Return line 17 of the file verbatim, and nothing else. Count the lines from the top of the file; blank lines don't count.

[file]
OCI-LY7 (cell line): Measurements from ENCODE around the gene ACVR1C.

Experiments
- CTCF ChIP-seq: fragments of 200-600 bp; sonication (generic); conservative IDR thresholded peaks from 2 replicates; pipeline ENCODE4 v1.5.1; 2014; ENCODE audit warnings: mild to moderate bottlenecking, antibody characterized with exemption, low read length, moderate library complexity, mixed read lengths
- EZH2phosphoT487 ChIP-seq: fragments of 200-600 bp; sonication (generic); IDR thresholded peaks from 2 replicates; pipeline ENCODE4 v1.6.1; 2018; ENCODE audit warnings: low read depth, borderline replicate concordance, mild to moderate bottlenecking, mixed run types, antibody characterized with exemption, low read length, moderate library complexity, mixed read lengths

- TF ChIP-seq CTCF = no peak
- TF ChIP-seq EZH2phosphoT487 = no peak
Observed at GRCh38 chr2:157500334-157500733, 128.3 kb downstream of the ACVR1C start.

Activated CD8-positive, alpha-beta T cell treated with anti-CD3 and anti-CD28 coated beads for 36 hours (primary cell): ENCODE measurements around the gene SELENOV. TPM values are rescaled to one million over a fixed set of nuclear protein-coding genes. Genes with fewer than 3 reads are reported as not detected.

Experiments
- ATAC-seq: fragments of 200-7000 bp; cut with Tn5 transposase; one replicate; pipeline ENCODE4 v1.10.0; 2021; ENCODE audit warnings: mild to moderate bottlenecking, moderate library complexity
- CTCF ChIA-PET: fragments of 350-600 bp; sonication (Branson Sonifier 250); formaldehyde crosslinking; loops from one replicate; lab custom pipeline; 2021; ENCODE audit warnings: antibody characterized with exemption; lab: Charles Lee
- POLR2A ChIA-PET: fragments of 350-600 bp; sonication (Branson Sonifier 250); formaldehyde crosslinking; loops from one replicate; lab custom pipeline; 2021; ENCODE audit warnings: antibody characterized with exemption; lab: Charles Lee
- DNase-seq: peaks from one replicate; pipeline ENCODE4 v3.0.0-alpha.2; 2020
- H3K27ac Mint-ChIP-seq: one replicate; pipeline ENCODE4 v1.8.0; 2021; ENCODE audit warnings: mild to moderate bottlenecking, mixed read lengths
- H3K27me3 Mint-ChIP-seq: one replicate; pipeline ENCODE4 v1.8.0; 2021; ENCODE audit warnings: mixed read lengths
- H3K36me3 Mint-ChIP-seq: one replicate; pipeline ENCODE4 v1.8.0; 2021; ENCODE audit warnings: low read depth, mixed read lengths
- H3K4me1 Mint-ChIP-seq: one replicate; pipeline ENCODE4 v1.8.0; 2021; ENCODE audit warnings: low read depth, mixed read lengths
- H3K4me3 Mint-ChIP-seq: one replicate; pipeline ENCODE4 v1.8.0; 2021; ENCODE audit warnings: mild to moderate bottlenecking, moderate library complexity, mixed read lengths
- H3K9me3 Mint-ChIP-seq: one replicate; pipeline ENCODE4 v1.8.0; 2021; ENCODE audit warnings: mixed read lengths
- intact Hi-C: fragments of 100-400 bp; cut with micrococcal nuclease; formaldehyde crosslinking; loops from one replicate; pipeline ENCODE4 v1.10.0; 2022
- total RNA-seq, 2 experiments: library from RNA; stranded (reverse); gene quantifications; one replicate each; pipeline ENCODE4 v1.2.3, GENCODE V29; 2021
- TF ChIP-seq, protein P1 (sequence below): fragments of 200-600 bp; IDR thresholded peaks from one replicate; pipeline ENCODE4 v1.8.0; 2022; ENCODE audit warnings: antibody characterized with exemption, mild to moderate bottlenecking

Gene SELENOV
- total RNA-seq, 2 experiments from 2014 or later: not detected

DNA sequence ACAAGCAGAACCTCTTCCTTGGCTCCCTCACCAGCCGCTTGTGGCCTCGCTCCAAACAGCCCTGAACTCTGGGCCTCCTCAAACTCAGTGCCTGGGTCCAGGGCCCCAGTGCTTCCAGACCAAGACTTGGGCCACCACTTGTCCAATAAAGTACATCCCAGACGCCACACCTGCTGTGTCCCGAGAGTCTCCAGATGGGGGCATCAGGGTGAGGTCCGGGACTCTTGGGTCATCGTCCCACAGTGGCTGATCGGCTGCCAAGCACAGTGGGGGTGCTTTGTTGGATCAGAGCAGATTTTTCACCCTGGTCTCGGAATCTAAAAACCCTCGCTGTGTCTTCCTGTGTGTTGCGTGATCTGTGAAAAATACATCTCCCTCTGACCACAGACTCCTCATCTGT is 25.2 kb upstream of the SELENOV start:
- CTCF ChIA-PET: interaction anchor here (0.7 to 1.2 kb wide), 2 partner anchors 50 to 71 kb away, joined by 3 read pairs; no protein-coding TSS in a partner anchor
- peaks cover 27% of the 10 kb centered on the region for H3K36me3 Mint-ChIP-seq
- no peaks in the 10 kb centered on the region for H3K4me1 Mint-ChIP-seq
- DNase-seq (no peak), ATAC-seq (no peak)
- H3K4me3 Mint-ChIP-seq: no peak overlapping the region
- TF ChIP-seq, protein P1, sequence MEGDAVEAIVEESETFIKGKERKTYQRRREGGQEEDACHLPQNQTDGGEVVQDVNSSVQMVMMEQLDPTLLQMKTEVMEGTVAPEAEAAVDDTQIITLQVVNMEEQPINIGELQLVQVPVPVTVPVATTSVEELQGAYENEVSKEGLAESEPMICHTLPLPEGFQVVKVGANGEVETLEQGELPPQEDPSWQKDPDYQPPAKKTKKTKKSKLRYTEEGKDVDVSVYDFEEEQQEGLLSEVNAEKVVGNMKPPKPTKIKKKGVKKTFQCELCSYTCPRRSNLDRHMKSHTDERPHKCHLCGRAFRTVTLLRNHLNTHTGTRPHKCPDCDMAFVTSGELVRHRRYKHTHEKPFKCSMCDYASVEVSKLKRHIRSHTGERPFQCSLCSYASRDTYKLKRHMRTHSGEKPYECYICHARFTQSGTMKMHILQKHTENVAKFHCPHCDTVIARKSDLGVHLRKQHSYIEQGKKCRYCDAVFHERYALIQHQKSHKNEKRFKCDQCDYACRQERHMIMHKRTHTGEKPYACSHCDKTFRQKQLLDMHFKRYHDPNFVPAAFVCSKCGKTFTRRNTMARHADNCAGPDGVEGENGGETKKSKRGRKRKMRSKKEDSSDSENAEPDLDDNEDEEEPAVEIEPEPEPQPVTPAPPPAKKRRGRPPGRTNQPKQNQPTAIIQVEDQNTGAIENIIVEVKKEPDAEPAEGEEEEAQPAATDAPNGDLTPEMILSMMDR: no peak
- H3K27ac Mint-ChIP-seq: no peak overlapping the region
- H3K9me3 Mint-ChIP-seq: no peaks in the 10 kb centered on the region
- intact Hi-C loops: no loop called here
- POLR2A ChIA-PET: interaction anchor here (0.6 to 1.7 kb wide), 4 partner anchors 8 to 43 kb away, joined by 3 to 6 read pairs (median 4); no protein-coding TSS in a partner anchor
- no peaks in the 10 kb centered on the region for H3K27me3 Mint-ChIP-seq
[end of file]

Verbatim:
- H3K4me1 Mint-ChIP-seq: one replicate; pipeline ENCODE4 v1.8.0; 2021; ENCODE audit warnings: low read depth, mixed read lengths